Who is that man over there? The one that just passed. No, don’t tell me you missed it. I’m certain it wasn’t Charlie Chaplin. But… Oh, heck! I’ll just go ahead and say it: I think I just saw Adolf Hitler. Even when you do see Hitler, at least in photographic representations, there is a lot that’s missing, that you don’t see in him. It is not just the mystery that surrounds him (of which there is nearly as much as with Elvis), but also the numerous strange things — dare I say — quirks that are known about him. I’m collecting the best of the best. Hesitantly, mind you; projects like this can be used to humanize tyrants and while I certainly agree that Hitler was human, these facts are not collected for that end. Instead, the list is working off a perverse interest in the unexpected. Much of what follows is extracted from A Concise Biography of Adolf Hitler by Thomas Fuchs.
He was a high school dropout
He was a high school dropout. Not only that, but he repeated his sixth year and was rejected twice from art school. This takes the phrase “Hitler’s stupid” to a very different place. While absolutely agreeing that the man’s coming into power and the entire regime is stupid (in that ridiculous, horribly absurd way), there was a genius to his craft of speech to make people believe not only the insane things he claimed, but also that they could be achieved. That craft? As an orator. The root of a dictator is shared with dictate: a speaking role, a performing role.
While having artistic ambitions, there are a lot of burgeoning movements that he simply couldn’t stand: cabaret, expressionism, and jazz music, for example. This contradiction can be accounted for by the ideological background of the artists that worked in each of the fields. Cabaret, for instance, was actively in political opposition to nazism and supported the free love of homosexuals, ineffectual citizens, and debauchery in general. Expressionism, like jazz, is not inherently political although the practitioners were in large part Jewish. Unlike jazz, the link to the artistic style and Jewish tradition is not apparent in expressionism (which doesn’t mean that Hitler’s hatred isn’t as well).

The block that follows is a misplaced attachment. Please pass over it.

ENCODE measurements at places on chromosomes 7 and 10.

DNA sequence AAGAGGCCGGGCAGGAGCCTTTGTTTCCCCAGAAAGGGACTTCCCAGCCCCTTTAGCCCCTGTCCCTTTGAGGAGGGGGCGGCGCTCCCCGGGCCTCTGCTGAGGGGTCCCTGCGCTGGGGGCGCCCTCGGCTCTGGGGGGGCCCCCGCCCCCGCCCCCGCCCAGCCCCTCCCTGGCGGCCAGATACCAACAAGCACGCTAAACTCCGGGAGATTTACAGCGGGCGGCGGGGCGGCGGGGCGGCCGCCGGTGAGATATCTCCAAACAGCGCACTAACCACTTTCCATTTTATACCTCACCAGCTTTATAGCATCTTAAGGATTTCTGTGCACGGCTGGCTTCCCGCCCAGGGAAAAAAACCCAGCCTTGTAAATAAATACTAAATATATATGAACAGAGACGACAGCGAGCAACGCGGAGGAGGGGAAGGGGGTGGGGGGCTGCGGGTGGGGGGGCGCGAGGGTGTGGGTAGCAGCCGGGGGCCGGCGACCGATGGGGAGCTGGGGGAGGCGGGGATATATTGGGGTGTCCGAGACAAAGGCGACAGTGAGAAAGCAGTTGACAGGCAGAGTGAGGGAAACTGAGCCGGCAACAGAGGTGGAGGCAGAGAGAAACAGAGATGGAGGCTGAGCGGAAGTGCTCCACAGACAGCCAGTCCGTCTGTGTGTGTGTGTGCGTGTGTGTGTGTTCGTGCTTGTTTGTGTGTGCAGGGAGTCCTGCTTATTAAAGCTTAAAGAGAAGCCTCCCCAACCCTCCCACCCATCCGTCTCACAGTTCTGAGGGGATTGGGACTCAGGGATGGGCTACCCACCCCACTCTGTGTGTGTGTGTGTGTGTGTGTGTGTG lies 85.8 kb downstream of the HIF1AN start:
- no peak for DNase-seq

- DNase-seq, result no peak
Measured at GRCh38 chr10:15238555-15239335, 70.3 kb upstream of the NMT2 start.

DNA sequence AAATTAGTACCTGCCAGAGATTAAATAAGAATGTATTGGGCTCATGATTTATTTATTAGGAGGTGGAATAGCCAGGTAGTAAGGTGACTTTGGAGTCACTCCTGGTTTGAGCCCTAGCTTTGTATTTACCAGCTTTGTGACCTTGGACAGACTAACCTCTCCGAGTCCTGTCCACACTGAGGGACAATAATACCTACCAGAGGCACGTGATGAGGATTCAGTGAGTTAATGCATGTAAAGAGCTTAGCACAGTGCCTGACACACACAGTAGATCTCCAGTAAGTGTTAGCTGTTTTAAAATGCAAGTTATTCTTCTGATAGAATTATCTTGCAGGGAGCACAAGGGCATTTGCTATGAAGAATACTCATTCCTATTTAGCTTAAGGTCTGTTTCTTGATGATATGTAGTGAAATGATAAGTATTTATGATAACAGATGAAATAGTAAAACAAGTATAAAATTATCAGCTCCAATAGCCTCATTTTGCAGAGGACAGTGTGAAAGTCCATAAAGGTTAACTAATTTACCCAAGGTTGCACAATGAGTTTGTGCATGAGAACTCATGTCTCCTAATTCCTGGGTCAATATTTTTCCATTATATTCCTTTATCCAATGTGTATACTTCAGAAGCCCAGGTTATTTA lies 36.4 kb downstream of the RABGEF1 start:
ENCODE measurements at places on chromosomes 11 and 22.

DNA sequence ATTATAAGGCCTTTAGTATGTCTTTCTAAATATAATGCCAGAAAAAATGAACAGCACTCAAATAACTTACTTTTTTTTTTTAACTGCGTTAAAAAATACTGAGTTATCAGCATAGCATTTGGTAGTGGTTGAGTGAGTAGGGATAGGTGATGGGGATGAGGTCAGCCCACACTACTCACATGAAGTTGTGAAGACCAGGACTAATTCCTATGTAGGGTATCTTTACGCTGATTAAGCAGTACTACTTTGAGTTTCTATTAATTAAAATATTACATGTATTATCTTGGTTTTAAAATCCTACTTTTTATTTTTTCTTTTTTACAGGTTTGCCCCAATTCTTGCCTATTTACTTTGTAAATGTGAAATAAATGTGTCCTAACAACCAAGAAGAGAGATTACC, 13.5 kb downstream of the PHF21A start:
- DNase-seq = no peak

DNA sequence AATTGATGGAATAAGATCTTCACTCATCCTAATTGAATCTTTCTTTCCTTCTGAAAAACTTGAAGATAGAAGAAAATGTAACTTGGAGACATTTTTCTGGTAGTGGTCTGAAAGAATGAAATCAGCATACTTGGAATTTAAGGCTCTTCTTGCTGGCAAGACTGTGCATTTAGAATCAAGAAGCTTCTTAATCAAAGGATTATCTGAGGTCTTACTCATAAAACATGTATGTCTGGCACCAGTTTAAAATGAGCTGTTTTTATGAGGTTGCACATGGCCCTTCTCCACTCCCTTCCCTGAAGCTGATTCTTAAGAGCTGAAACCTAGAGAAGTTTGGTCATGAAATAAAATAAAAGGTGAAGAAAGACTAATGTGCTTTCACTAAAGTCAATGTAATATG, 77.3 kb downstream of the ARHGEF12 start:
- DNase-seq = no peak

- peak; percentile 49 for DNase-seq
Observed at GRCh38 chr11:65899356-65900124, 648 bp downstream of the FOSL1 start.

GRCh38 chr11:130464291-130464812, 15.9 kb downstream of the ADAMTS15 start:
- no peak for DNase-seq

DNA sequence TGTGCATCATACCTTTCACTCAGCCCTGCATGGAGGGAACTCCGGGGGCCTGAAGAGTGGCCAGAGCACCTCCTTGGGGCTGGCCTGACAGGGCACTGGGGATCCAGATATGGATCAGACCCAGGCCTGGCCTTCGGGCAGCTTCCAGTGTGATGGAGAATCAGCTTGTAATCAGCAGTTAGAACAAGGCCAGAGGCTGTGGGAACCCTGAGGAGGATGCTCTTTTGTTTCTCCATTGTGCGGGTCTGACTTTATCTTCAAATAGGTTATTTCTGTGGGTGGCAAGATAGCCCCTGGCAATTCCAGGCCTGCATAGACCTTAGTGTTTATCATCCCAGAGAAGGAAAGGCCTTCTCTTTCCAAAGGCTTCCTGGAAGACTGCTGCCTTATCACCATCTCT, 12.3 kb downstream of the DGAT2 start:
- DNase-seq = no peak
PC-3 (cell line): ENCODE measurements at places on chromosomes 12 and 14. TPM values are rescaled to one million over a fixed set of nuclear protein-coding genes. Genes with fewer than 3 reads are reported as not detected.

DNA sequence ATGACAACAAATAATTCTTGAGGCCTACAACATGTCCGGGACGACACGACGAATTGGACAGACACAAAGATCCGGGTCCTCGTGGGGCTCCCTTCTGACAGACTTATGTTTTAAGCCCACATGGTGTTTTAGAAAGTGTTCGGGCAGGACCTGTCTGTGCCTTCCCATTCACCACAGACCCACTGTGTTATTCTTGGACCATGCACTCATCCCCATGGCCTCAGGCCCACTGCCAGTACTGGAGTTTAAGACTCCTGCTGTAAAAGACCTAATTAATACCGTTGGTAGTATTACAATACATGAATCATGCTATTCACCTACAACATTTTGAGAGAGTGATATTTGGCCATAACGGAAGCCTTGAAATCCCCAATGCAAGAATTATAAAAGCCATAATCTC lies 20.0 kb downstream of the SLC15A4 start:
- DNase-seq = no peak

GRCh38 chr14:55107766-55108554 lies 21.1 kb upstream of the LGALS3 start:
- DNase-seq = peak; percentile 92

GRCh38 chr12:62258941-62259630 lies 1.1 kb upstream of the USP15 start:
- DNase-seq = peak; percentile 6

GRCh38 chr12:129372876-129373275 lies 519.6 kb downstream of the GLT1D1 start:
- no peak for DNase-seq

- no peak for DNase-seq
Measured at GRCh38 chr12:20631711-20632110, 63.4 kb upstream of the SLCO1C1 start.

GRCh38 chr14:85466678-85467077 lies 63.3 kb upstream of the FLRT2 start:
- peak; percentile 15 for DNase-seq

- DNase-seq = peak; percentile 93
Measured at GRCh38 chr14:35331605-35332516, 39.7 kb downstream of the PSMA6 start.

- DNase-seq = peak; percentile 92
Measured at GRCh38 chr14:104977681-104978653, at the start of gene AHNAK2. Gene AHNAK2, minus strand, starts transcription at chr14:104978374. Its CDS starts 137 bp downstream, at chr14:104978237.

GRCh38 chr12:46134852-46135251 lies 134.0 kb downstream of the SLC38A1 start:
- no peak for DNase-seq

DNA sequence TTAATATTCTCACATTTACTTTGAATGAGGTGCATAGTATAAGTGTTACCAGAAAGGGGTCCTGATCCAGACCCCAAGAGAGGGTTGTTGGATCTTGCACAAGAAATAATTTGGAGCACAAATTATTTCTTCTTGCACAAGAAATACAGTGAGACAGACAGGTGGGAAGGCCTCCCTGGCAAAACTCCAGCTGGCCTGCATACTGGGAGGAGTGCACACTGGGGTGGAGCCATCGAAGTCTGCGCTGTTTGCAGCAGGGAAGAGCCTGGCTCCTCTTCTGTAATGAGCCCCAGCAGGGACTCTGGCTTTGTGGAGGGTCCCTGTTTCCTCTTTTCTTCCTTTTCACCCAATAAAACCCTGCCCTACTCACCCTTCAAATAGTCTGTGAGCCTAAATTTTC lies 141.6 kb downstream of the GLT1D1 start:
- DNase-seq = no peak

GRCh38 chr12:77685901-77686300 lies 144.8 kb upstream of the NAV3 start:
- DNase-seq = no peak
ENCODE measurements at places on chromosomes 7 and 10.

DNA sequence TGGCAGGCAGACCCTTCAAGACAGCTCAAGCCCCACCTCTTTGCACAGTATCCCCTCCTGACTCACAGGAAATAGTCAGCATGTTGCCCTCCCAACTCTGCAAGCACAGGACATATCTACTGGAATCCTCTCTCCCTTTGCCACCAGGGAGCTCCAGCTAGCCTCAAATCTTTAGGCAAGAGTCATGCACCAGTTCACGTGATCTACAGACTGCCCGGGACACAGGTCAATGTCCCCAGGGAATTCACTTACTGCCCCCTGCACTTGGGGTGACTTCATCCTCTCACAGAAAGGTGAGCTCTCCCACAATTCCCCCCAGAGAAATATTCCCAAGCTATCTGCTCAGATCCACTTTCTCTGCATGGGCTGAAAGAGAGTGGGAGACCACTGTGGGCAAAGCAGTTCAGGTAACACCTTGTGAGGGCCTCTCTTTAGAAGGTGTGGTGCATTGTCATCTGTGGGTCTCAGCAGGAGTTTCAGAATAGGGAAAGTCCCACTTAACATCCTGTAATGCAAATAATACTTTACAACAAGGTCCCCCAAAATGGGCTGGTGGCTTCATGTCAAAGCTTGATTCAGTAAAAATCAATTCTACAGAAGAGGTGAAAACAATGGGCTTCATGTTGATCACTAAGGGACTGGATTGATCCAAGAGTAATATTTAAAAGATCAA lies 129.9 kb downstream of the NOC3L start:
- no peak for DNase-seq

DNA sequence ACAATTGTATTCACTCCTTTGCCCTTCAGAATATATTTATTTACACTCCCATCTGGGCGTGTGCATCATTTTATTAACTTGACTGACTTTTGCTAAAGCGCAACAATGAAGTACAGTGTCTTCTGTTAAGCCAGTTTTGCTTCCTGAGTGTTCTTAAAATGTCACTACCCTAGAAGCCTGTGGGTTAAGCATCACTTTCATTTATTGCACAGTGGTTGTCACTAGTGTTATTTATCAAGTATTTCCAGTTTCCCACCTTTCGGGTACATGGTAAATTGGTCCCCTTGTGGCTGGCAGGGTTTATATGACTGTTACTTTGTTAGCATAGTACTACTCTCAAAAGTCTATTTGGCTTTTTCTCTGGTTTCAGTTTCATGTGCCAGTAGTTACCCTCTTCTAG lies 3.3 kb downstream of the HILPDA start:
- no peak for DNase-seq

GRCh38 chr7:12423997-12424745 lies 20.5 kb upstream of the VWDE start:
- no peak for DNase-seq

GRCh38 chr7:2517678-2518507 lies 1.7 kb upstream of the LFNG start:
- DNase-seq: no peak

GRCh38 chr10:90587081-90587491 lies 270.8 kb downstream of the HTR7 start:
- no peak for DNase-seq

Times Magazine announced Hitler the Man of the Year
In 1938, Times Magazine announced Hitler the Man of the Year — although political correctness has corrected this to Person of the Year. Joseph Stalin got it the following year, and then again in 1942 (aside from Winston Churchill and George W. Bush, the only person to win twice). Sure enough, Time has made some silly choices for the award, such as Middle Americans, Baby Boomers, the computer, and — my personal favorite — You, but Hitler! This comes well after the publication of Mein Kampf and its translation into English. Oh well, this can serve as a warning. To be the Person of the Year, you must have power, political or otherwise. Hitler is a good example of what evils power can spawn.
Slept a lot
Next time you’re told off for staying in bed until 11 o’clock, just tell the one complaining that you’ll be a world leader one day because Hitler often woke at this time. Really, he did. Suffering from insomnia, it was quite normal for him to be up, busying himself by pacing diagonally in his room, giving himself (medical) enemas, or some other peculiar habit of his. The reported regular bedtime for him was around four or five in the morning. This is surprising given the success of his missions, but not altogether useless as a leader, for it teaches people to live around you.
Hitler never took off his jacket in public
For an orator, personal appearance is very important. As a result, Hitler never took off his jacket in public (presumably afraid of sweat marks), always wore pre-tied neckties (heaven forbid it should be out of place!), only wore full-length underwear (not so easily explained), etc. And since we’re here, we might as well take a bash at his mustache: no one could convince him that it didn’t work with the get-up. One day, he deluded himself, it will catch on because everyone will want to be like the Führer. I personally think it suits Chaplin much better.